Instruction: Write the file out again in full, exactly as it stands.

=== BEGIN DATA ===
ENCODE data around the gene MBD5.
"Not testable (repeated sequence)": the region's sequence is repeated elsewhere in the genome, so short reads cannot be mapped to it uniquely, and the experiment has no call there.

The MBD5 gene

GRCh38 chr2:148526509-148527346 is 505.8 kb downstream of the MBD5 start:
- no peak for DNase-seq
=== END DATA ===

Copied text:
ENCODE data around the gene MBD5.
"Not testable (repeated sequence)": the region's sequence is repeated elsewhere in the genome, so short reads cannot be mapped to it uniquely, and the experiment has no call there.

The MBD5 gene

GRCh38 chr2:148526509-148527346 is 505.8 kb downstream of the MBD5 start:
- no peak for DNase-seq